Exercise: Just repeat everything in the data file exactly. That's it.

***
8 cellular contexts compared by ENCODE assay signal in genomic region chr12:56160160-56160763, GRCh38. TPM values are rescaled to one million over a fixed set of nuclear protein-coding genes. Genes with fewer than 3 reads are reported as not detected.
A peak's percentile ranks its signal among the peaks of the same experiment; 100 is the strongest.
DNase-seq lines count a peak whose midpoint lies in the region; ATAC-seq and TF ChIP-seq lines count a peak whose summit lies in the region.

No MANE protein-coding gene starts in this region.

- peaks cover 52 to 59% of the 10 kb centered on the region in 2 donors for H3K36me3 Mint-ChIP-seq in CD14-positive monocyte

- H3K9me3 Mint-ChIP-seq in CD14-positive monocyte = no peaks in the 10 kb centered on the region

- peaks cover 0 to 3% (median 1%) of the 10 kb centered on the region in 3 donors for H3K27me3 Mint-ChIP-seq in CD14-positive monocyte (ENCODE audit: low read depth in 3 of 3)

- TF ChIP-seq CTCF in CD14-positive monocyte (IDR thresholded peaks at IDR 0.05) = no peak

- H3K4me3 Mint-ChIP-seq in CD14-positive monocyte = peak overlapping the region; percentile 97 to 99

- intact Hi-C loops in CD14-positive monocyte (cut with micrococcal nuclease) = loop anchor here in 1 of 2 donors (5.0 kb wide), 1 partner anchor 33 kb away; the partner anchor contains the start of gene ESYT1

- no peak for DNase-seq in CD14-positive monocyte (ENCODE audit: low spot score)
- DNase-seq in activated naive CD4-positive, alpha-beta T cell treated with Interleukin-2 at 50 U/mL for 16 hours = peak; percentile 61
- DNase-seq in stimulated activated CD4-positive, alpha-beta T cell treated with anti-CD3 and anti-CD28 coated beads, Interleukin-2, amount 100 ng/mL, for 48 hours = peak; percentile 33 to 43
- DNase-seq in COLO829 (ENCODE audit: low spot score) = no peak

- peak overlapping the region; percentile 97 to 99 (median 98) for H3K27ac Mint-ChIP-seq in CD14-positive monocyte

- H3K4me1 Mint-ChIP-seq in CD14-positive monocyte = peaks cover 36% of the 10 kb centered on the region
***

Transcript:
8 cellular contexts compared by ENCODE assay signal in genomic region chr12:56160160-56160763, GRCh38. TPM values are rescaled to one million over a fixed set of nuclear protein-coding genes. Genes with fewer than 3 reads are reported as not detected.
A peak's percentile ranks its signal among the peaks of the same experiment; 100 is the strongest.
DNase-seq lines count a peak whose midpoint lies in the region; ATAC-seq and TF ChIP-seq lines count a peak whose summit lies in the region.

No MANE protein-coding gene starts in this region.

- peaks cover 52 to 59% of the 10 kb centered on the region in 2 donors for H3K36me3 Mint-ChIP-seq in CD14-positive monocyte

- H3K9me3 Mint-ChIP-seq in CD14-positive monocyte = no peaks in the 10 kb centered on the region

- peaks cover 0 to 3% (median 1%) of the 10 kb centered on the region in 3 donors for H3K27me3 Mint-ChIP-seq in CD14-positive monocyte (ENCODE audit: low read depth in 3 of 3)

- TF ChIP-seq CTCF in CD14-positive monocyte (IDR thresholded peaks at IDR 0.05) = no peak

- H3K4me3 Mint-ChIP-seq in CD14-positive monocyte = peak overlapping the region; percentile 97 to 99

- intact Hi-C loops in CD14-positive monocyte (cut with micrococcal nuclease) = loop anchor here in 1 of 2 donors (5.0 kb wide), 1 partner anchor 33 kb away; the partner anchor contains the start of gene ESYT1

- no peak for DNase-seq in CD14-positive monocyte (ENCODE audit: low spot score)
- DNase-seq in activated naive CD4-positive, alpha-beta T cell treated with Interleukin-2 at 50 U/mL for 16 hours = peak; percentile 61
- DNase-seq in stimulated activated CD4-positive, alpha-beta T cell treated with anti-CD3 and anti-CD28 coated beads, Interleukin-2, amount 100 ng/mL, for 48 hours = peak; percentile 33 to 43
- DNase-seq in COLO829 (ENCODE audit: low spot score) = no peak

- peak overlapping the region; percentile 97 to 99 (median 98) for H3K27ac Mint-ChIP-seq in CD14-positive monocyte

- H3K4me1 Mint-ChIP-seq in CD14-positive monocyte = peaks cover 36% of the 10 kb centered on the region